Crime renews lawmaker’s concerns about shifting felons to counties


This article was originally on a blog post platform and may be missing photos, graphics or links. See About archive blog posts.

A Republican lawmaker who opposes shifting supervision of many felons from the state to counties voiced concern Wednesday over the arrest of a Sacramento man this week on sexual assault charges a month after he was released from state prison.

Aaron Suggs had been designated a non-serious, nonviolent felon when he was released from state prison Dec. 8 after serving a sentence for drug possession. That designation resulted in his supervision, upon release, being assigned to the Sacramento County Probation Department rather than state parole agents under a program adopted by the state last year to cut its costs.


State prisons spokesman Luis Patino said last year’s change in state law shifting responsibilities for some felons to counties did not affect how long Suggs spent in prison. County officials also denied that the shifting of post-prison supervision had an effect on Suggs’ ability to commit the crime, although Suggs spent five days in county jail for not immediately reporting to his county probation officer after his release from prison.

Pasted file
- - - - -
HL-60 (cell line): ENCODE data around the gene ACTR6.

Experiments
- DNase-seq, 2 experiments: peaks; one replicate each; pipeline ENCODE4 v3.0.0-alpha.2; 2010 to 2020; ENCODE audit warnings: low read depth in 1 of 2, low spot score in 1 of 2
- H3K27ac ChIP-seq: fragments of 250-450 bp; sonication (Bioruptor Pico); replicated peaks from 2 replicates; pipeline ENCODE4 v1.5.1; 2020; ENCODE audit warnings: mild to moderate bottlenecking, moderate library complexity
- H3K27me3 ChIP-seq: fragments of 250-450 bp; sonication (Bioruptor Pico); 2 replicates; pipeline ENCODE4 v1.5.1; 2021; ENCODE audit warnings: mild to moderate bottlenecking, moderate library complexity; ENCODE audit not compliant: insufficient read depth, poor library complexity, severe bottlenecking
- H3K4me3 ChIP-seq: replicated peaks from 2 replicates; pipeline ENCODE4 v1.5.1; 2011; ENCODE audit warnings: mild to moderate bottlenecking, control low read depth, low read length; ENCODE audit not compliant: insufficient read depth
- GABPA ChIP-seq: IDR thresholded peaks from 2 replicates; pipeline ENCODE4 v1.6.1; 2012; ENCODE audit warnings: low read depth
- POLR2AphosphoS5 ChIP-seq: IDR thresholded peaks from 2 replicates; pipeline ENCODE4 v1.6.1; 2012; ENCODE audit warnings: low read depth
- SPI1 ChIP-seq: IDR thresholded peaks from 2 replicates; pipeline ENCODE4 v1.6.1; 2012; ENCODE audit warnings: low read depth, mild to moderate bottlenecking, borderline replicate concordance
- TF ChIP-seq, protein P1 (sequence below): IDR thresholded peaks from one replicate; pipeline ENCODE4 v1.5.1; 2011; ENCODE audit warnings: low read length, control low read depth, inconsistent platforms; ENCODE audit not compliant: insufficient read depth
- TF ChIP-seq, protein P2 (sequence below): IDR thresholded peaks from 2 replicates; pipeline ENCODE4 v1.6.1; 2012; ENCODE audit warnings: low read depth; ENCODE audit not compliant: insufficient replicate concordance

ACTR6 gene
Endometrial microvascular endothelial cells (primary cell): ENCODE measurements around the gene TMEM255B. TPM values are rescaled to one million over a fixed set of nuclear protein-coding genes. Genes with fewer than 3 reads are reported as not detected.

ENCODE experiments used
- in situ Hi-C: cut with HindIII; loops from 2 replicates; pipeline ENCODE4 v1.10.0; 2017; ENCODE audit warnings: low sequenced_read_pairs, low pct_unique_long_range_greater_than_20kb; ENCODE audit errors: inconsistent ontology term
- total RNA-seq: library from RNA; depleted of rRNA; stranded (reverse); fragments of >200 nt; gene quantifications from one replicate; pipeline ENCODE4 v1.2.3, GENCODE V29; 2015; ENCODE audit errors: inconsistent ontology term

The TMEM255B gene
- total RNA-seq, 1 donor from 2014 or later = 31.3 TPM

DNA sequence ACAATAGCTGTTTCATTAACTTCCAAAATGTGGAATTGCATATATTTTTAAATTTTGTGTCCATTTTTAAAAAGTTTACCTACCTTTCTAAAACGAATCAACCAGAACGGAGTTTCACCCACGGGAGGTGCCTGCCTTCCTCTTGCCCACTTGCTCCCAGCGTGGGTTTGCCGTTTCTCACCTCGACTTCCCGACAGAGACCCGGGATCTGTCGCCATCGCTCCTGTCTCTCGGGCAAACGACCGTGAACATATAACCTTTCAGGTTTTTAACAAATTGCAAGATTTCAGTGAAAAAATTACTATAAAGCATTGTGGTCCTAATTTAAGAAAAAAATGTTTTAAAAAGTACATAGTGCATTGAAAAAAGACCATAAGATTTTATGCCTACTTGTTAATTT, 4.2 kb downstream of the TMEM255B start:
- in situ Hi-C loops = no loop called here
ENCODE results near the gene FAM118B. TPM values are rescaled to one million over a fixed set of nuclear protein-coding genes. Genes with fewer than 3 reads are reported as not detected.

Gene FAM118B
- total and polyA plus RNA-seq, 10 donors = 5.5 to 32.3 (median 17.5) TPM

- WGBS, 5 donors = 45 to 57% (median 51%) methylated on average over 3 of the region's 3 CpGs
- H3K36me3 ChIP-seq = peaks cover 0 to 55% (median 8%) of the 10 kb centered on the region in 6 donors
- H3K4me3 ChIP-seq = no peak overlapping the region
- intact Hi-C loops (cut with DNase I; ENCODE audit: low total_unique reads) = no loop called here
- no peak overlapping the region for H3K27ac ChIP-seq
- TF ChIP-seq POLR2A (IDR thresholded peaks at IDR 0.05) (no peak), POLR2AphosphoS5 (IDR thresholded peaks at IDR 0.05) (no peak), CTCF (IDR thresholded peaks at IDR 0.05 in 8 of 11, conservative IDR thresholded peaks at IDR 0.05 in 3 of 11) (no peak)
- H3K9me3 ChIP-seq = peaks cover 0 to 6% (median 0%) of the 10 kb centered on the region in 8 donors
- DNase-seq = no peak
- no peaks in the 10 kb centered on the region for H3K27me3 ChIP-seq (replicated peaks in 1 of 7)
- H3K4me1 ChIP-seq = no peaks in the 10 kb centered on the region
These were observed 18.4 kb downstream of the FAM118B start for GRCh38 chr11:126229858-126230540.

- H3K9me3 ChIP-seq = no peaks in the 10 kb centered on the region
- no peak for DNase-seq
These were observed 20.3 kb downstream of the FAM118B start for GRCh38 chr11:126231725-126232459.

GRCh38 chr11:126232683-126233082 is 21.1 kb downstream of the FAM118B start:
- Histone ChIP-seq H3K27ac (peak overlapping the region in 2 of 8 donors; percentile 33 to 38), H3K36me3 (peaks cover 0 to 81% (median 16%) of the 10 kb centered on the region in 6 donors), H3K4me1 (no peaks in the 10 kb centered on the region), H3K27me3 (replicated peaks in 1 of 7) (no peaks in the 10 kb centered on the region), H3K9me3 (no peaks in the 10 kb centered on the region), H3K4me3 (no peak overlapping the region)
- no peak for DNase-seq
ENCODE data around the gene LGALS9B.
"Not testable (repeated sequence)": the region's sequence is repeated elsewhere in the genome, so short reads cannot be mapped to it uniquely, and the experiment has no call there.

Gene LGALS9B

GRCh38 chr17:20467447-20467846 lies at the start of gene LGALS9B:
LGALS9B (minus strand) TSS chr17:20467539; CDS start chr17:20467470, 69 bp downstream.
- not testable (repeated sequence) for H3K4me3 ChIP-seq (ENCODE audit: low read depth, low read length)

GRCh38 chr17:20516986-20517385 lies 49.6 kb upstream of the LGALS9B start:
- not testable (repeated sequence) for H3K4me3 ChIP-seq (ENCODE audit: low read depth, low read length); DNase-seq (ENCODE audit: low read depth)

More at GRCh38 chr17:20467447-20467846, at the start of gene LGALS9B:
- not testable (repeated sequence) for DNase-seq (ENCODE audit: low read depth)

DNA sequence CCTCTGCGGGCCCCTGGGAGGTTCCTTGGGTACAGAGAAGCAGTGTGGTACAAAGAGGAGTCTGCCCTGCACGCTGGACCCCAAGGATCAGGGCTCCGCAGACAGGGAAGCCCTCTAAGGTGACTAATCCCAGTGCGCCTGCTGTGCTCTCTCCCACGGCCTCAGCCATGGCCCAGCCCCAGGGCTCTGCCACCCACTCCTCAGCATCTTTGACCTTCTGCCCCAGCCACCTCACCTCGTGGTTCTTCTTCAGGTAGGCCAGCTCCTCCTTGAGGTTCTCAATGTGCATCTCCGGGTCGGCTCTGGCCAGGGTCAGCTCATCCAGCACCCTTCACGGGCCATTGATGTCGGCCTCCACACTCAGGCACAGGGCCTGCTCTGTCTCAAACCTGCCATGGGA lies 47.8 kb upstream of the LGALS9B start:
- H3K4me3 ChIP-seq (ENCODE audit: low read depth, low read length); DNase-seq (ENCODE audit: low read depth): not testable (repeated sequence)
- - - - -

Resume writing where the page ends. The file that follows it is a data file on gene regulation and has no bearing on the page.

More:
Suggs was arrested Monday after he allegedly sexually assaulted a woman in a house near the Capitol and stole some of her possessions.

The crime was cited by Assembly Republican leader Connie Conway of Tulare as raising red flags about the state’s ongoing efforts to shift the responsibility for many felons to counties, an aide said.

‘This program was billed as releasing nonviolent offenders into communities and this particular suspect was accused of violent crime,’ said Sabrina Lockhart, a spokeswoman for Conway.


Prison crowding defies easy answers


California’s county jails struggle to house influx of state prisoners

-- Patrick McGreevy in Sacramento